India has improved its passport power, climbing seven places to rank in 83rd place compared to 90th position last year, according to the latest results from the Henley Passport Index.
The Henley Passport Index ranks all the world’s passports according to the number of destinations their holders can access without a prior visa. The index is based on exclusive data from the International Air Transport Association (IATA).
As per the report, India now has visa-free access to 60 destinations worldwide, with Oman and Armenia being the latest destinations Indian passport holders can now visit without obtaining a visa compared to 58 visa-free access destinations in Q4 2021.
Japan and Singapore ranked first on the index with visa-free access to 192 destinations. Germany and South Korea ranked second with visa-free access to 190 destinations, followed by Finland, Italy, Luxembourg and Spain that ranked third with visa-free access to 189 destinations. At fourth spot, were Austria, Denmark, France, Netherlands and Sweden with visa-free access to 188 destinations. Ireland and Portugal ranked fifth with visa-free access to 187 destinations.
The passports of the United Stateds and the United Kingdom have regained some of their previously held power, after falling down to the eight spot in 2020 – the lowest spot held by either country in the index’s 17-year history. Both countries now are in the sixth place, with a visa-free/visa-on-arrival score of 186.
The report also highlighted the widest recorded global mobility gap since the index’s inception 17 years ago.
Without taking temporary Covid-related restrictions into account, passport holders of the top two Asian nations, Japan and Singapore can now enter 192 destinations around the world visa-free – 166 more than Afghanistan, which sits at the bottom of the index.
“This deepening divide in international mobility between wealthier countries and poorer ones was bought into sharp focus late last year by the raft of punitive Omicron-related restrictions against mainly African nations that U.N. Secretary-General Antonio Guterres described as akin to “travel apartheid”,” the report said.
“This, even though overall travel freedom levels have expanded significantly over the past two decades,” it added.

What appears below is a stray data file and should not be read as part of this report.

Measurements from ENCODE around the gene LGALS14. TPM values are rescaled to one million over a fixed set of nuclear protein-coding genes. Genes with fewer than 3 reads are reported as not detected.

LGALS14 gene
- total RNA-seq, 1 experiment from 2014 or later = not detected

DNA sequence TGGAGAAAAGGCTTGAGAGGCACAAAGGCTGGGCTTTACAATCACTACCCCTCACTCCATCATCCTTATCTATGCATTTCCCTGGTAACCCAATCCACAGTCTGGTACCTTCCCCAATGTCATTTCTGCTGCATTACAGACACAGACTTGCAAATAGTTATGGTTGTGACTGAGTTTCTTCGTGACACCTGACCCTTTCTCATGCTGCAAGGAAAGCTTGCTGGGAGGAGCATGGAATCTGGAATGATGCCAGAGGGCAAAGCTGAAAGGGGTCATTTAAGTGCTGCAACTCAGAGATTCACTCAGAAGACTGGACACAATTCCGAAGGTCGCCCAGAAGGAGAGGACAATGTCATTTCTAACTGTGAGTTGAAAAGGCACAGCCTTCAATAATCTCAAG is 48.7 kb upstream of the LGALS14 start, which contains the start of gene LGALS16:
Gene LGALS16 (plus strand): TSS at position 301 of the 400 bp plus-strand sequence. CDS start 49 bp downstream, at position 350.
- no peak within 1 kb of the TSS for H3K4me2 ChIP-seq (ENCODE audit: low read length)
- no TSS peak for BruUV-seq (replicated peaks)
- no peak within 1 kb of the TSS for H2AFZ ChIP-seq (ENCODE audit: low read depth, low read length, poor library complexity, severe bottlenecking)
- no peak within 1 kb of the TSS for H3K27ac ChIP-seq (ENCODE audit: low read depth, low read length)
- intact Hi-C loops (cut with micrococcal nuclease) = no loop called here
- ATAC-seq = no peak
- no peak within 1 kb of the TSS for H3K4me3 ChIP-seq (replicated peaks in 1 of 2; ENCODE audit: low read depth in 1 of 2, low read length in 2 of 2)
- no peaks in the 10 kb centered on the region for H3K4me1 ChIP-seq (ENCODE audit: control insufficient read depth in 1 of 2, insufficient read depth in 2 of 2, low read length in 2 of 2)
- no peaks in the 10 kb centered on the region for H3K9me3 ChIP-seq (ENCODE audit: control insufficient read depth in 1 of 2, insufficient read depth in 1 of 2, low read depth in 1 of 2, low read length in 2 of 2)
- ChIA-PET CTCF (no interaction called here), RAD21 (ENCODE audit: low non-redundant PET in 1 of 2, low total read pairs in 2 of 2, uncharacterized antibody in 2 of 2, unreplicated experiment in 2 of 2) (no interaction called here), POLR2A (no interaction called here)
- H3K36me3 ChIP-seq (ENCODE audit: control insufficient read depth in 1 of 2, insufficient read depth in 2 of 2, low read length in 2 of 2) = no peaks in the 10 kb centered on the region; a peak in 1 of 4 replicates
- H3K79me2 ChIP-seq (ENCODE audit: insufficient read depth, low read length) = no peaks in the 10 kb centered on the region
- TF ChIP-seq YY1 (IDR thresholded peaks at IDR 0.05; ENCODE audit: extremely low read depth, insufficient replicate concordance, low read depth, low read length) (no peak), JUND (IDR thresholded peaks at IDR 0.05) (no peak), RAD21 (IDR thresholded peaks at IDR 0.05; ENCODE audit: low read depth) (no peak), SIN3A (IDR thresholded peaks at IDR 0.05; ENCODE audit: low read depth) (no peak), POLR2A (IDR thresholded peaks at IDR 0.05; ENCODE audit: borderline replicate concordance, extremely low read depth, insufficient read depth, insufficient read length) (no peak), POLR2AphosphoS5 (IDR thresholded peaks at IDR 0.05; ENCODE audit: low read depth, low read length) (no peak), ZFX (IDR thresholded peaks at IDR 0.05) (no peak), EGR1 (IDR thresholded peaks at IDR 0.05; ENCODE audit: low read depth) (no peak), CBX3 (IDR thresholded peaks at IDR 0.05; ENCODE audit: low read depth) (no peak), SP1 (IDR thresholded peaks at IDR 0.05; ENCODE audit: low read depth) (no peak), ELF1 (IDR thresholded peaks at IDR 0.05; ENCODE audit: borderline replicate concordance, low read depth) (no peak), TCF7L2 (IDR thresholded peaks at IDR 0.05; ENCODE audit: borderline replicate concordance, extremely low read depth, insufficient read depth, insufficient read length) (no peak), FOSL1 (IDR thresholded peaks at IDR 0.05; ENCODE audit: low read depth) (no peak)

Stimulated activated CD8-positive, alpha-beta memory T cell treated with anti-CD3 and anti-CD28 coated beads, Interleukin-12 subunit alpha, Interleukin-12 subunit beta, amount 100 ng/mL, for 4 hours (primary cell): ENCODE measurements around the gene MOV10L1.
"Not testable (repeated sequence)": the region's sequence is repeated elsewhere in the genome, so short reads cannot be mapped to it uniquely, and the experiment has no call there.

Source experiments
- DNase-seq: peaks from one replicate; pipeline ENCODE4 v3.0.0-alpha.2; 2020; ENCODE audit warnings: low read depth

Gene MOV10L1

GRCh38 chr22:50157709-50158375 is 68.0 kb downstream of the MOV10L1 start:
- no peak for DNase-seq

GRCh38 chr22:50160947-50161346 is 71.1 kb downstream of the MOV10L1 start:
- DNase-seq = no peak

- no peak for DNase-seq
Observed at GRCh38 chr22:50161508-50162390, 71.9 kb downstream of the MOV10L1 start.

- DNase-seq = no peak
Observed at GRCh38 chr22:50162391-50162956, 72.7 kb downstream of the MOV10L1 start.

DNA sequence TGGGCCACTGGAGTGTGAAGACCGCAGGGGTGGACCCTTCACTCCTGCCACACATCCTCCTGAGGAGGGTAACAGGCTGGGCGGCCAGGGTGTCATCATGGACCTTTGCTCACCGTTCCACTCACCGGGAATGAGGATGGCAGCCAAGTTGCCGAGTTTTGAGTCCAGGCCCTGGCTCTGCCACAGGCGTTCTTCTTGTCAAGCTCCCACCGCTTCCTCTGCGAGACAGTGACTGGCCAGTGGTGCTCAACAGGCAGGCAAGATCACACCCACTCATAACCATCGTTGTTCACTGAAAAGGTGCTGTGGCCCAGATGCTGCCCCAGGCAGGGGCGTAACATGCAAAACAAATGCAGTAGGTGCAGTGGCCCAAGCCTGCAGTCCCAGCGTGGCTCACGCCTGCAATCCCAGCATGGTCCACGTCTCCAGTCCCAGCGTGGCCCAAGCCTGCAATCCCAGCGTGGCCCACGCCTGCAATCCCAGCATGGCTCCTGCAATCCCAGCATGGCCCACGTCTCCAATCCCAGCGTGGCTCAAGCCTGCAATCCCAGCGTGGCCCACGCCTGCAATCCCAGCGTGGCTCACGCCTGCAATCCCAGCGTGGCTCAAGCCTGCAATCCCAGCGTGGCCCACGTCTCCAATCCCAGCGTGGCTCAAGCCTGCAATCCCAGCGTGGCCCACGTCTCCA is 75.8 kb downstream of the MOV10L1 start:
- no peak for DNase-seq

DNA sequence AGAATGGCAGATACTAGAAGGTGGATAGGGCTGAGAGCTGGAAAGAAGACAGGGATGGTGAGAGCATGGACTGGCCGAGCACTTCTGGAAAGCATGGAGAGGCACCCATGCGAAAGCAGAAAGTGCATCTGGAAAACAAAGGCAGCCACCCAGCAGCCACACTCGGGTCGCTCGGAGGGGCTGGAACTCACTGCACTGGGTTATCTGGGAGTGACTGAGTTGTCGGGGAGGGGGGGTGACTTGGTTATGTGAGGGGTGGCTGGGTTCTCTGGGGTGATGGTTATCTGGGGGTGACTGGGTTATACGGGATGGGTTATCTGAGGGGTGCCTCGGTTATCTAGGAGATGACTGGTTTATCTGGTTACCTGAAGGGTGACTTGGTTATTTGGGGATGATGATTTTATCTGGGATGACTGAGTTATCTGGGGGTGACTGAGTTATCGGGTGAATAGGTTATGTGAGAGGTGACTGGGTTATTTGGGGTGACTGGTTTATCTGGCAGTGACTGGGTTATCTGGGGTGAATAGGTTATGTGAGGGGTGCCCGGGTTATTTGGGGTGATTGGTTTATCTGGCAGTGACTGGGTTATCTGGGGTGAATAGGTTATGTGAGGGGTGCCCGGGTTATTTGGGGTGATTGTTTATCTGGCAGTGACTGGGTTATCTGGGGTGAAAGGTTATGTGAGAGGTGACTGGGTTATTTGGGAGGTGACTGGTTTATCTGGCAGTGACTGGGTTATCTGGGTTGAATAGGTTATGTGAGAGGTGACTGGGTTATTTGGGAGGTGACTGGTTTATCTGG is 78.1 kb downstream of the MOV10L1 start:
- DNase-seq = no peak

According to historical data from the index, on an average, an individual can visit 57 countries in 2006 visa-free. Today, that number has risen to 107. However, overall, these is a growing disparity between countries in the global north and those in the global south, with nationals from countries such as Sweden and the US able to visit more than 180 destinations visa-free, while passport holders from Angola, Cameroon, and Laos can access about 50 destinations visa-free.
Christian H Kaelin, Chairman of Henley & Partners and the inventor of the passport index concept, said that opening up migration channels is essential for post-pandemic recovery.
“Passports and visas are among the most important instruments impacting on social inequality worldwide as they determine opportunities for global mobility. The borders within which we happen to be born, and the documents we are entitled to hold, are no less arbitrary than our skin color. Wealthier states need to encourage positive inward migration to help redistribute and rebalance human and material resources worldwide,” said Kaelin.
Mehari Taddele Maru from the Migration Policy Centre, said, “the expensive requirements associated with international travel institutionalise inequality and discrimination. Covid-19 and its interplay with instability and inequality has highlighted and exacerbated the shocking disparity in international mobility between wealthy developed nations and their poorer counterparts.”
Misha Glenny, award-winning journalist and associate professor at Columbia University’s Harriman Institute, remarked the pandemic’s impact on the wider geopolitical trends in migration and mobility. Glenny in the report said, “the very presence of Omicron points to a major geopolitical failure. Had the US, Britain, and the EU diverted more money and vaccines to South Africa, the chances of such a robust new strain emerging would have been much lower. Until we share the distribution of vaccines more equitably, new mutations will have the ability to send us all back to square one.”
Andreas Brauchlin, an internationally renowned cardiology and internal medicine specialist and member of the SIP Medical Family Office Advisory Board in Switzerland, in the report stated, “an individual’s health and vaccination status are as influential on mobility as their passport’s visa-free access. Being a resident in the ‘wrong’ nation can heavily impact on your access to business, health, and medical services, and make it impossible for some to travel.”